Although midsummer is for many people reminiscent of a specific Swedish celebration, Midsummer Day is a unique holiday that takes place in a large number of different places in the world. This is because its history is twofold linked to both pre-Christian times and the spread of Christianity across Europe.
Here we take a closer look at Midsummer Day.
Folk and church holiday
In a Swedish respect for Midsummer Day, definitely the thoughts of the Midsummer celebration. This very typical celebration that takes place between 20 and 26 June has a long and unclear history. While some believe that it is a pre-Christian phenomenon that is linked to the celebration of the summer solstice, some believe that its spread is closely linked to Christianity and St. John the Baptist's Day.
Regardless of where you place the day in a historical stage, it is a given that it is a common holiday that is celebrated in many different places in the world. In Sweden, it has traditionally been celebrated with midsummer dance and classic midsummer food.
Elsewhere in the world, where the position of the church is more widespread even in modern times, the celebration has a considerably much more ecclesiastical appearance. This has led many to see Midsummer Day as a kind of rock between pre-Christian traditions and Christian customs. But as it is unclear how obvious the historical anchoring really is, no one has come to draw any definite conclusions.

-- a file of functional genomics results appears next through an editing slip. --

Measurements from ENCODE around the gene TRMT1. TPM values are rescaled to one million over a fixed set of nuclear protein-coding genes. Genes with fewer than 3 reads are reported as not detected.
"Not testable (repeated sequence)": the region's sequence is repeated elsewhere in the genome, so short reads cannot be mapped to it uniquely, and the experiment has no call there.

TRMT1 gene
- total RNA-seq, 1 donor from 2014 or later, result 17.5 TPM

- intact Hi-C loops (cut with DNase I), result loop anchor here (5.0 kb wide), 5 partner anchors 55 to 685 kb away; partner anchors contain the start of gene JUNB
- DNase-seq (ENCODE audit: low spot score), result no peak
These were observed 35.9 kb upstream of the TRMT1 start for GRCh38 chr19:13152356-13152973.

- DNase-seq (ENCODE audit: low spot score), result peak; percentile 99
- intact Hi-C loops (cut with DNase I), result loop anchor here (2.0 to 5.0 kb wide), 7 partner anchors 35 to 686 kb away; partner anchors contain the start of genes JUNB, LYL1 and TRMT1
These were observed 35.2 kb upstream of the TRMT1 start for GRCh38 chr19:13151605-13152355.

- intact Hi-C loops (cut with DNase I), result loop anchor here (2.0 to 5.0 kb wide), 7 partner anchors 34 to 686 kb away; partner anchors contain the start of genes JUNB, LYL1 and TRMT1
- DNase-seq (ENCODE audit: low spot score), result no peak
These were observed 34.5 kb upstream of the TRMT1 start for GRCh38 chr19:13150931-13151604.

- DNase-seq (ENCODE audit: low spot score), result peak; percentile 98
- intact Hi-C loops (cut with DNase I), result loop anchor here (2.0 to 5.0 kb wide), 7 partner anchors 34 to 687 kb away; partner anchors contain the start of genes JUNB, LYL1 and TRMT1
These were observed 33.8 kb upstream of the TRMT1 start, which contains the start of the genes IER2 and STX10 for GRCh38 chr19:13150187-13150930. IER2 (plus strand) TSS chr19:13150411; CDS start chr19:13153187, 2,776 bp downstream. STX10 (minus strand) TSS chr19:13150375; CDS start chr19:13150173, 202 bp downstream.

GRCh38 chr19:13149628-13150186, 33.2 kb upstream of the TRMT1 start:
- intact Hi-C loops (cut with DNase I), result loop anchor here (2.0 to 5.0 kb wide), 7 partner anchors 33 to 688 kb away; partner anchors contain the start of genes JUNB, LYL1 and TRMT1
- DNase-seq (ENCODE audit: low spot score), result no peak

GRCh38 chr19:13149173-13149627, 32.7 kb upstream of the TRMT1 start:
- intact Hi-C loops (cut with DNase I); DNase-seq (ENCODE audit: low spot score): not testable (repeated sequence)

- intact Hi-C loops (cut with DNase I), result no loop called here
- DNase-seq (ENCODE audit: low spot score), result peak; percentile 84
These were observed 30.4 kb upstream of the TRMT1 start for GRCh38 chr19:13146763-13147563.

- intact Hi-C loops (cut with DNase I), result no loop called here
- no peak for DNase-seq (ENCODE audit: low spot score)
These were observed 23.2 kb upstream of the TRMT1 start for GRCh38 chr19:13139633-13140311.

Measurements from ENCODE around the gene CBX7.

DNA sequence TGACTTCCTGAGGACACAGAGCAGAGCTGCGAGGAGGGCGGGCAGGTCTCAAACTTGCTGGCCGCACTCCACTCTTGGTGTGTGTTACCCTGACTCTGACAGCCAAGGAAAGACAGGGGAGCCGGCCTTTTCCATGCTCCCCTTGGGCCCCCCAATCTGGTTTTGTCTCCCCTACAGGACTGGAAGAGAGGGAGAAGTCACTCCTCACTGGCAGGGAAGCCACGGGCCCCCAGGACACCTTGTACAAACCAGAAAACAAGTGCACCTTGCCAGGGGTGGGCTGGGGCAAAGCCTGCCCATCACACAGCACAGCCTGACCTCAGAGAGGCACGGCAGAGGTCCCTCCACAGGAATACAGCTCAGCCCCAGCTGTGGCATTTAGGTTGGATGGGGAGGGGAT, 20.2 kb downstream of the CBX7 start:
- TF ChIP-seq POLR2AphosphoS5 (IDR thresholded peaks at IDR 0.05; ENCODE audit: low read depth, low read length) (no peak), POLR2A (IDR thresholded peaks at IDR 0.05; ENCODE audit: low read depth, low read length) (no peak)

What is clear, however, is that the day continues to be celebrated in many places around the world and that it remains extremely popular. Something that is particularly interesting is that all countries seem to have a tendency to associate Midsummer Day with their own celebration, even though it is in fact an international holiday. On the whole, probably one of the most common festivals around the world, which interestingly lacks common elements.